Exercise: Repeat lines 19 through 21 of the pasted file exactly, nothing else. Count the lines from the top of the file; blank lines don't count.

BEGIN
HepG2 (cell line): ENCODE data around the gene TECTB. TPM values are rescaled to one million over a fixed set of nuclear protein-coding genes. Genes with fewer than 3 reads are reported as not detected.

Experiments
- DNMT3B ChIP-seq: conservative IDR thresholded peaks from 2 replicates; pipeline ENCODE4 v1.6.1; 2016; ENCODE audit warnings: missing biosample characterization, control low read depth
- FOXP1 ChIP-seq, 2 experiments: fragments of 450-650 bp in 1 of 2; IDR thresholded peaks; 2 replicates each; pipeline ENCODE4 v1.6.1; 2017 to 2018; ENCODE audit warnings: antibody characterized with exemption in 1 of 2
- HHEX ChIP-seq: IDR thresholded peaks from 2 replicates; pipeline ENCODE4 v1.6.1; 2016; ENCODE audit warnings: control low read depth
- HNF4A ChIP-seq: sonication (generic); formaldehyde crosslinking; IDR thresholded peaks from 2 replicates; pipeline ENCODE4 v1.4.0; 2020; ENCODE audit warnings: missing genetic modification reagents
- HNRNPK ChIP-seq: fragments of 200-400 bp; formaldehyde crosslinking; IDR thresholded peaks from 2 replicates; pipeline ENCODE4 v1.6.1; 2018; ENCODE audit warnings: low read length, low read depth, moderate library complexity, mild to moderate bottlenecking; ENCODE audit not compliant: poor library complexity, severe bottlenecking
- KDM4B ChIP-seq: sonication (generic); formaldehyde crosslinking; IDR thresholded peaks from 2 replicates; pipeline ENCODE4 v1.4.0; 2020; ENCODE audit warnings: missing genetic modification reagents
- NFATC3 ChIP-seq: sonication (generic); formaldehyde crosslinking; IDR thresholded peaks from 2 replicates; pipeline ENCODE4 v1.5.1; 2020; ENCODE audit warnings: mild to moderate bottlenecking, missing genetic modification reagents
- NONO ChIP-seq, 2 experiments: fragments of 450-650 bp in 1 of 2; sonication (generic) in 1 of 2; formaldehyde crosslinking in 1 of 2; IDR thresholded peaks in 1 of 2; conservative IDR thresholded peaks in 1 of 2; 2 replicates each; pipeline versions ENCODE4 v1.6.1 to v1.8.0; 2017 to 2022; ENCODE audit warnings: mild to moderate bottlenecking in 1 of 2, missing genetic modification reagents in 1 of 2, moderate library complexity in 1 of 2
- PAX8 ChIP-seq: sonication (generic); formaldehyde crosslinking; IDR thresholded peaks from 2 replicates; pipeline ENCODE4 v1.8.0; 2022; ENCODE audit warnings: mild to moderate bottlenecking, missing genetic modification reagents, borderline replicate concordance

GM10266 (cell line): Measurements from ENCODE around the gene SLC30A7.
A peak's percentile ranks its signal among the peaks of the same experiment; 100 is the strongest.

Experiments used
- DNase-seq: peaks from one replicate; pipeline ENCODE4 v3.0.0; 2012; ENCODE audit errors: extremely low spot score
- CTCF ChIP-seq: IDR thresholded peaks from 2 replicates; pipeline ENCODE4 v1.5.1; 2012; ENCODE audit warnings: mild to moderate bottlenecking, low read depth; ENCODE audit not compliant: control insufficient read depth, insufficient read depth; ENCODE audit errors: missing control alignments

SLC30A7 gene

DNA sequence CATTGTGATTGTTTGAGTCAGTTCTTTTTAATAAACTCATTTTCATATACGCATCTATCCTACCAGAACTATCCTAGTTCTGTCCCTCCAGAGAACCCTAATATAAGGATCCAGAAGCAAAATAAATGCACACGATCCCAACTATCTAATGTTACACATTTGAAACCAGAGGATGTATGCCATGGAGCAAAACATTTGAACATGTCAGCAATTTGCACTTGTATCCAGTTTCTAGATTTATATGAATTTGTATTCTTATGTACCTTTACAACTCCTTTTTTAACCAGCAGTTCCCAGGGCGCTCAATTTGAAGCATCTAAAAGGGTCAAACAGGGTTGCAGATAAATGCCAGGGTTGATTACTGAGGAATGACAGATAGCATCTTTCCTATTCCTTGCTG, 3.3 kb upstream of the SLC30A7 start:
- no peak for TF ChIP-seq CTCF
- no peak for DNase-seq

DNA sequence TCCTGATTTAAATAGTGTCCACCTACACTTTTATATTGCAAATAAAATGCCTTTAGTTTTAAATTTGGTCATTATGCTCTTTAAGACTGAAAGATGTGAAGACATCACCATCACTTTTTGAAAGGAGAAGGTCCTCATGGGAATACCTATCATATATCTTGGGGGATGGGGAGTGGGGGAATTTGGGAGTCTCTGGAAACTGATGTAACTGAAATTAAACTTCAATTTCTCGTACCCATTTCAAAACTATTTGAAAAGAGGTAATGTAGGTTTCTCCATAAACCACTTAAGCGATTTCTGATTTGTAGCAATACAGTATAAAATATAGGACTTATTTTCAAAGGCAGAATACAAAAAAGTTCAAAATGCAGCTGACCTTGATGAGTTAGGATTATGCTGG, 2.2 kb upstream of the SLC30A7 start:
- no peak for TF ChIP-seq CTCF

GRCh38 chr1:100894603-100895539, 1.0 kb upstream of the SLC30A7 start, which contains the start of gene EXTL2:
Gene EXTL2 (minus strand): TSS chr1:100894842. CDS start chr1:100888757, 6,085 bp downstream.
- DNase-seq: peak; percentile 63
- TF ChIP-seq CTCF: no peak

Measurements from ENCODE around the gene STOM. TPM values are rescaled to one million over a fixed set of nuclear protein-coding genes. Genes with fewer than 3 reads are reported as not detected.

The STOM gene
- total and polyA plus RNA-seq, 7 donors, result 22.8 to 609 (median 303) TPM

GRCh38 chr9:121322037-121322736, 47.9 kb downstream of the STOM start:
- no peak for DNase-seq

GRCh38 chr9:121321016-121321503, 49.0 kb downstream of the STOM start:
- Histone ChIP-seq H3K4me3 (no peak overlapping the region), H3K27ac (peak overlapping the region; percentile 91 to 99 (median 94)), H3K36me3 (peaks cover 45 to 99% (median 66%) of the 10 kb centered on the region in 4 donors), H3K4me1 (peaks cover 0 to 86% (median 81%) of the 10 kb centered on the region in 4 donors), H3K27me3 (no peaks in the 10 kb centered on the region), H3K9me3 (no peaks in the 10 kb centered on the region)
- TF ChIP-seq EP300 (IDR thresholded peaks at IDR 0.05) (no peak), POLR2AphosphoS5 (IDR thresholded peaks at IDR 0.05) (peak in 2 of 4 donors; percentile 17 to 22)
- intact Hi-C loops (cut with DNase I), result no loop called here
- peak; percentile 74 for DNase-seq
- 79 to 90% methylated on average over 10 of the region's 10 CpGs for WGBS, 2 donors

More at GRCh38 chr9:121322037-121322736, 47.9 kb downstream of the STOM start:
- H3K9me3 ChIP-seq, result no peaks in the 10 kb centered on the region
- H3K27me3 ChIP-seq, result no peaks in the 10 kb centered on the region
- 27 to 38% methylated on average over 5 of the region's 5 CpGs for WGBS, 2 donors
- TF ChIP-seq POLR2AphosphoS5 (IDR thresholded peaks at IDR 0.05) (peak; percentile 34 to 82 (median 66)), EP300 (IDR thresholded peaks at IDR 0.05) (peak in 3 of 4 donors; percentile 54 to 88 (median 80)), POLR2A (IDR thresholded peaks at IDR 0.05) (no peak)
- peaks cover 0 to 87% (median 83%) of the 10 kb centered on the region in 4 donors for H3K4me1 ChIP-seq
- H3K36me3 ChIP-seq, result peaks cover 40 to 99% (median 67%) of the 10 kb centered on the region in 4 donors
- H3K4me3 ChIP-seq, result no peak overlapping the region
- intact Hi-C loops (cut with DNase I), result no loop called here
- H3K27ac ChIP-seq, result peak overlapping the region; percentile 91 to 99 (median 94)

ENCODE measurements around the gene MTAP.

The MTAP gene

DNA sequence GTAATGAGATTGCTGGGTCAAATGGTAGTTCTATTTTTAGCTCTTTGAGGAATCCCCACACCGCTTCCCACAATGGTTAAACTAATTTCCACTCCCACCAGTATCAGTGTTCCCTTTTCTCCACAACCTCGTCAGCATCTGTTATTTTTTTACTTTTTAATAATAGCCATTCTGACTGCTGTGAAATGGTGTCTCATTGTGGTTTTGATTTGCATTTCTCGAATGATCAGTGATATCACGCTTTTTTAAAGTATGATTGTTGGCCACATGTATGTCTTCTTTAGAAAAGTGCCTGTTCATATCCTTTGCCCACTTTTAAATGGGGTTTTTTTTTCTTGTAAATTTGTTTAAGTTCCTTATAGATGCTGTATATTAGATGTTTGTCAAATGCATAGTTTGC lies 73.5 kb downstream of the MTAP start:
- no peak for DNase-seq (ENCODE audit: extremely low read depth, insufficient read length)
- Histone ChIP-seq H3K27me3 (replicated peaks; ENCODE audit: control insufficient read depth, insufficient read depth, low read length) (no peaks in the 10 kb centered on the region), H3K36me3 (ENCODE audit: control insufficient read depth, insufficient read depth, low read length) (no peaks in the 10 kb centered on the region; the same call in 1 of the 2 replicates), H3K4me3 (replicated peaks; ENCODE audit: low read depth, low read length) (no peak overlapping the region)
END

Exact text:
- no peak for TF ChIP-seq CTCF
- no peak for DNase-seq

DNA sequence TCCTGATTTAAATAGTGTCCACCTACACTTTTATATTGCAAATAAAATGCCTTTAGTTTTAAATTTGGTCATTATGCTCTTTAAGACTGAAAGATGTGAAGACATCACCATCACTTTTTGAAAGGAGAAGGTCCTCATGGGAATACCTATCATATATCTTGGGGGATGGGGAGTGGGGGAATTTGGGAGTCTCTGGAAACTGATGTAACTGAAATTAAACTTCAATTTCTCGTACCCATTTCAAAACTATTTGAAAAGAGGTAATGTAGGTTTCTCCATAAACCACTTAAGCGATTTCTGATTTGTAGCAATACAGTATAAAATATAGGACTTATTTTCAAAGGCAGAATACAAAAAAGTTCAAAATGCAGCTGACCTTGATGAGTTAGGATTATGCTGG, 2.2 kb upstream of the SLC30A7 start: